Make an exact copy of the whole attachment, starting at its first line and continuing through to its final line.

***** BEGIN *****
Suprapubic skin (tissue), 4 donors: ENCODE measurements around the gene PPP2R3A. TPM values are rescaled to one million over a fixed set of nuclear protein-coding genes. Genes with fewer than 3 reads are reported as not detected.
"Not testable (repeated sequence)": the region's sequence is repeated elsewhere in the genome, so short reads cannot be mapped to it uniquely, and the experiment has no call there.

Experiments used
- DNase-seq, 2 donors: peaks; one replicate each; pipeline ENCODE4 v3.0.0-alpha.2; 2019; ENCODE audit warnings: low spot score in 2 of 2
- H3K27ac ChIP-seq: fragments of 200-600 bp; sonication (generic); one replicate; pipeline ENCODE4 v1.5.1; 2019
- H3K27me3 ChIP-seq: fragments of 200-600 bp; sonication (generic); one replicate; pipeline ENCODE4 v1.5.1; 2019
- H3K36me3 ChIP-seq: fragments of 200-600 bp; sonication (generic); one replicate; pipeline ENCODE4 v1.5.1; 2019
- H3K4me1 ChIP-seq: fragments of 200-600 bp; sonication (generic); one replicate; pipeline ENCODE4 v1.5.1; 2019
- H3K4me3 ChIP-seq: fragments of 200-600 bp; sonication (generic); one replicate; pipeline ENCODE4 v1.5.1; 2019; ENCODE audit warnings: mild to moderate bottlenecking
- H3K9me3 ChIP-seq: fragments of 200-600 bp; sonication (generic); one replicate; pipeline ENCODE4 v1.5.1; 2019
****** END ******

Suprapubic skin (tissue), 4 donors: ENCODE measurements around the gene PPP2R3A. TPM values are rescaled to one million over a fixed set of nuclear protein-coding genes. Genes with fewer than 3 reads are reported as not detected.
"Not testable (repeated sequence)": the region's sequence is repeated elsewhere in the genome, so short reads cannot be mapped to it uniquely, and the experiment has no call there.

Experiments used
- DNase-seq, 2 donors: peaks; one replicate each; pipeline ENCODE4 v3.0.0-alpha.2; 2019; ENCODE audit warnings: low spot score in 2 of 2
- H3K27ac ChIP-seq: fragments of 200-600 bp; sonication (generic); one replicate; pipeline ENCODE4 v1.5.1; 2019
- H3K27me3 ChIP-seq: fragments of 200-600 bp; sonication (generic); one replicate; pipeline ENCODE4 v1.5.1; 2019
- H3K36me3 ChIP-seq: fragments of 200-600 bp; sonication (generic); one replicate; pipeline ENCODE4 v1.5.1; 2019
- H3K4me1 ChIP-seq: fragments of 200-600 bp; sonication (generic); one replicate; pipeline ENCODE4 v1.5.1; 2019
- H3K4me3 ChIP-seq: fragments of 200-600 bp; sonication (generic); one replicate; pipeline ENCODE4 v1.5.1; 2019; ENCODE audit warnings: mild to moderate bottlenecking
- H3K9me3 ChIP-seq: fragments of 200-600 bp; sonication (generic); one replicate; pipeline ENCODE4 v1.5.1; 2019